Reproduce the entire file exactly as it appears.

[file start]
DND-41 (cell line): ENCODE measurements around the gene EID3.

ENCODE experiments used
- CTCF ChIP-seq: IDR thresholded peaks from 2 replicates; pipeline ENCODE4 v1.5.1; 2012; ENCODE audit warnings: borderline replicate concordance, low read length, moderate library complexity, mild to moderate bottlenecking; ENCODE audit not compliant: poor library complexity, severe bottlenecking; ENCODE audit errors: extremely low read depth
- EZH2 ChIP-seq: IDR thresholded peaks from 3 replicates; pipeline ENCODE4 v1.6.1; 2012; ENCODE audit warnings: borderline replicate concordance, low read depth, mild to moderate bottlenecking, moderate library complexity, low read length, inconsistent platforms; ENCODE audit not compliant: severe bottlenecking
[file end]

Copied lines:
DND-41 (cell line): ENCODE measurements around the gene EID3.

ENCODE experiments used
- CTCF ChIP-seq: IDR thresholded peaks from 2 replicates; pipeline ENCODE4 v1.5.1; 2012; ENCODE audit warnings: borderline replicate concordance, low read length, moderate library complexity, mild to moderate bottlenecking; ENCODE audit not compliant: poor library complexity, severe bottlenecking; ENCODE audit errors: extremely low read depth
- EZH2 ChIP-seq: IDR thresholded peaks from 3 replicates; pipeline ENCODE4 v1.6.1; 2012; ENCODE audit warnings: borderline replicate concordance, low read depth, mild to moderate bottlenecking, moderate library complexity, low read length, inconsistent platforms; ENCODE audit not compliant: severe bottlenecking